Virginia Essay Exam Subject Changes in 2020

be prepared for topic changes

Has Virginia Changed the Topics Tested on the Essay Exam?

In a rule change in 2020, the Virginia Board of Bar Examiners made some changes to the topics that can be tested on the Virginia Essay Exam. While these changes have led to many concerns and questions, when you break down precisely what the Board did, very little has changed. The takeaway is that Federal Taxation will no longer be tested. The other changes are mostly cosmetic, and don’t affect how you should study.

Let’s take a more in-depth look at the subject area changes to the exam.

Old Subject ListNew Subject List (2020)
Conflict of LawsRemoved
(Likely consolidated into Federal and Virginia procedure.)
Constitutional LawConstitutional Law
Business OrganizationsBusiness Organizations
Credtior’s RightsCreditor’s Rights
Criminal LawCriminal Law
Domestic RelationsDomestic Relations
Federal Practice & ProcedureFederal Practice & Procedure
Local Government LawLocal Government Law
Professional ResponsibilityProfessional Responsibility
Real PropertyReal Property
Personal PropertyPersonal Property
SalesConsolidated into UCC
TrustsConsolidated into
Wills, Trusts, & Estates
Uniform Commercial CodeUCC Articles 2, 3A, 9A
Virginia Civil & Criminal Procedure
(and appellate practice)
Virginia Civil & Criminal Procedure
(and appellate practice)
Wills & Estate AdministrationWills, Trusts, and Estates
See for the latest rules.

Was Conflict of Laws Removed?

Probably not. This topic has appeared on the exam with some regularity. But Conflict of Laws is always tested within another subject. Recently it was tested in the context of a contract dispute within a question that also covered many aspects of Virginia procedure. Conflict of Laws is really a set of rules that fall within Virginia and Federal Procedure. So its removal from the list doesn’t mean much. This topic could still very well be tested on the exam, despite being removed from the list. Only time will tell whether the Board intended to completely remove this, or if they merely were consolidating it under procedure, and still intend to test on these rules. For now, don’t stop studying Conflict of Laws.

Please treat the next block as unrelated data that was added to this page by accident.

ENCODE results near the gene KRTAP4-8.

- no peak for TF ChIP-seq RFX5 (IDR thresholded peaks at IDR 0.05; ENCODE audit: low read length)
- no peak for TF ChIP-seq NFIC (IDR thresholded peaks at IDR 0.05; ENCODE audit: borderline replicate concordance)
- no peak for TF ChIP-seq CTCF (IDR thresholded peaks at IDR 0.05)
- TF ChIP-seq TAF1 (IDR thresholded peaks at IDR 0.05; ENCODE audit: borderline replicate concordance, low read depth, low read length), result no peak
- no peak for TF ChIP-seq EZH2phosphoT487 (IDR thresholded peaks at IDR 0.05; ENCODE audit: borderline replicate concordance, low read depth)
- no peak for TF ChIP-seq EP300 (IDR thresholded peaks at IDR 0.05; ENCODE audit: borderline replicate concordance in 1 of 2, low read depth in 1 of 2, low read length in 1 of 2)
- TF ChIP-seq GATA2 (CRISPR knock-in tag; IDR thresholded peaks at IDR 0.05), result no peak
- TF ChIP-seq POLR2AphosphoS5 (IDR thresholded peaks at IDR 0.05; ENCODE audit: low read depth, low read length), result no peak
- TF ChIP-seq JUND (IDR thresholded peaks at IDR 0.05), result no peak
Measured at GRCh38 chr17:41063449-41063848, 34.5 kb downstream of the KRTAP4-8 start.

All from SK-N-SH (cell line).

Was Sales Removed?

No. In the old rules, “sales” was listed as its own subject, separate from “Uniform Commercial Code.” But it is still tested. Note that the Board also specifically added something to the UCC subject. Before, it said only “Uniform Commercial Code” and within that subject area, they tested Secured Transactions & Negotiable Instruments. Now, it says, “Uniform Commercial Code (Articles 2, 3A, & 9A).” The Board is specifying which sections of the UCC it intends to test. Article 2 is Sales, Article 3 is Negotiable Instruments, and Article 9 is Secured Transactions. They’ve made only cosmetic changes to the list here. The testable topics remain exactly the same.

Was Trusts Removed?

No. Under the old rules, Trusts was listed separately from Wills. In recent years, the examiners have tended to test Wills more frequently than Trusts. Here, the Board has merely consolidated Trusts into “Wills and Estate Administration.” The subject area is now called “Wills, Trusts, and Estates.” This covers the exact topic areas that have always been tested, and so this does not represent a substantive change to the exam at all.

Was Taxation Removed?

Yes. This was a subject that was rarely tested anyway, but it appears the Board has completely removed this. Don’t waste time studying taxation for future exams.

Your Study Plan With The New Essay Topic Areas

As always, closely following the exam after every administration is the only sure way we will know how the Board intends to test going forward. But these rule changes are not especially meaningful. True, you do not need to study Taxation, but you shouldn’t have been spending much time on that anyway because it is so infrequently tested and when it was tested it was worth relatively few points on any given exam. Other than that, your study plan should not change based on these topic adjustments by the Board.

For those who enroll in LexBar, you will see that our topic hierarchy chart does not directly mirror the way that the Board lists the testable topics. That’s because their list is not the best way to prioritize your studying. For example, LexBar will list UCC Article 2 at a higher study-priority than Articles 3A and 9A, due to the lower subject frequency and apparent weight of points when each of those latter two appear on the exam. Therefore, those are listed as three separate topics on our list. Similarly, the subject “Wills, Trusts, and Estates” appears on the LexBar priority list separately, because the Board more frequently tests Wills than Trusts. Those are just two examples to illustrate that you should not use the Board’s alphabetized list to prioritize your study time.

As you study, remember to spend your time in proportion to the frequency and weight of the subject areas. You can’t learn everything from all 18 subject areas. Learn a little about everything, and a lot about a few things. Memorization combined with a good strategy and a lot of practice will help you pass the Virginia Bar Exam.